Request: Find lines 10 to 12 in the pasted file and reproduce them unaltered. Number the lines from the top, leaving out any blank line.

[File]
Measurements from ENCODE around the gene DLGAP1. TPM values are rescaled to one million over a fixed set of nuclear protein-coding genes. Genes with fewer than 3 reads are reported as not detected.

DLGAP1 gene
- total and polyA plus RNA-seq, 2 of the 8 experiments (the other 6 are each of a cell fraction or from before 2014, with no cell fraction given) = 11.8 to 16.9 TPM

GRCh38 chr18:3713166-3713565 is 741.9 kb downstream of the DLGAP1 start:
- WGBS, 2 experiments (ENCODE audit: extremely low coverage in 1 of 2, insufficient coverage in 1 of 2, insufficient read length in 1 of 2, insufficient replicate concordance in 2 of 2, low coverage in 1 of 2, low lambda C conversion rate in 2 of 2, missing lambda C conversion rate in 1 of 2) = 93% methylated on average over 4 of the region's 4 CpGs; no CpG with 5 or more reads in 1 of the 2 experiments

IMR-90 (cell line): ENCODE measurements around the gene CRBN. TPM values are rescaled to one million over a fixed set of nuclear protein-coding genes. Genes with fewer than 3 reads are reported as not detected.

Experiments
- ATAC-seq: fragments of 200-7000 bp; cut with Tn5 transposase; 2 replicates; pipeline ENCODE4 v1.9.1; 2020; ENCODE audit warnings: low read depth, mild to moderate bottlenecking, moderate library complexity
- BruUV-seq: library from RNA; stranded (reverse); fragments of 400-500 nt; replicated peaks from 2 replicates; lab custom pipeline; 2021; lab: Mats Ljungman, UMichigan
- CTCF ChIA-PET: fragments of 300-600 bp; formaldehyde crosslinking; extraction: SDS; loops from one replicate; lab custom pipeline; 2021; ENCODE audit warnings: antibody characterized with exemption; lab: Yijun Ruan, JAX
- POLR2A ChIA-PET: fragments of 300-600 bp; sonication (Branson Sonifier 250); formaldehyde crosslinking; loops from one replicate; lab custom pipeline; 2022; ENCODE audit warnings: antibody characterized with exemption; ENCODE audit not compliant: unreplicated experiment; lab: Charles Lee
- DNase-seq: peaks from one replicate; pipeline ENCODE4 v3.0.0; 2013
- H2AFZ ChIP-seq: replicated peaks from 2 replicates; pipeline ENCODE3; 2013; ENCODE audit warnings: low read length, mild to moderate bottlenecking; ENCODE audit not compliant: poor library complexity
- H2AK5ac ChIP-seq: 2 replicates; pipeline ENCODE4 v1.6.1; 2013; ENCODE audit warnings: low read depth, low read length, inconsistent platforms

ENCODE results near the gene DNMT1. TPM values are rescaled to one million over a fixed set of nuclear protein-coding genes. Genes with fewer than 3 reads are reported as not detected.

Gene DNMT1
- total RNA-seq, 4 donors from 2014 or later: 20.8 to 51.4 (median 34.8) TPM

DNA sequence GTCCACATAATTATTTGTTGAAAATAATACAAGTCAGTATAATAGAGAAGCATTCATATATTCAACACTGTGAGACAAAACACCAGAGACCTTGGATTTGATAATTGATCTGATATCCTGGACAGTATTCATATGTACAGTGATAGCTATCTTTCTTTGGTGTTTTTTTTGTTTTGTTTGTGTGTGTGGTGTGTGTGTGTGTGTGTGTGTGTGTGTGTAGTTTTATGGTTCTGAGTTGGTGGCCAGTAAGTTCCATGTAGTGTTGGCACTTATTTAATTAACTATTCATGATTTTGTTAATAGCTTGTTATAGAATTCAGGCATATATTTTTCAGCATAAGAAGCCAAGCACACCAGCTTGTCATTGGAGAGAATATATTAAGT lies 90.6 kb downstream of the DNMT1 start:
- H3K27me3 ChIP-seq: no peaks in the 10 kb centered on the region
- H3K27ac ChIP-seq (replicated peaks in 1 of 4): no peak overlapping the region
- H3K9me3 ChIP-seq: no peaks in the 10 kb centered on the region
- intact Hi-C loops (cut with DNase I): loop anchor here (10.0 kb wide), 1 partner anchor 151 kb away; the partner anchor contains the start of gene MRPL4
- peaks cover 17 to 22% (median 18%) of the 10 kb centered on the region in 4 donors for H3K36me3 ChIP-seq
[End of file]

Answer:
- CTCF ChIA-PET: fragments of 300-600 bp; formaldehyde crosslinking; extraction: SDS; loops from one replicate; lab custom pipeline; 2021; ENCODE audit warnings: antibody characterized with exemption; lab: Yijun Ruan, JAX
- POLR2A ChIA-PET: fragments of 300-600 bp; sonication (Branson Sonifier 250); formaldehyde crosslinking; loops from one replicate; lab custom pipeline; 2022; ENCODE audit warnings: antibody characterized with exemption; ENCODE audit not compliant: unreplicated experiment; lab: Charles Lee
- DNase-seq: peaks from one replicate; pipeline ENCODE4 v3.0.0; 2013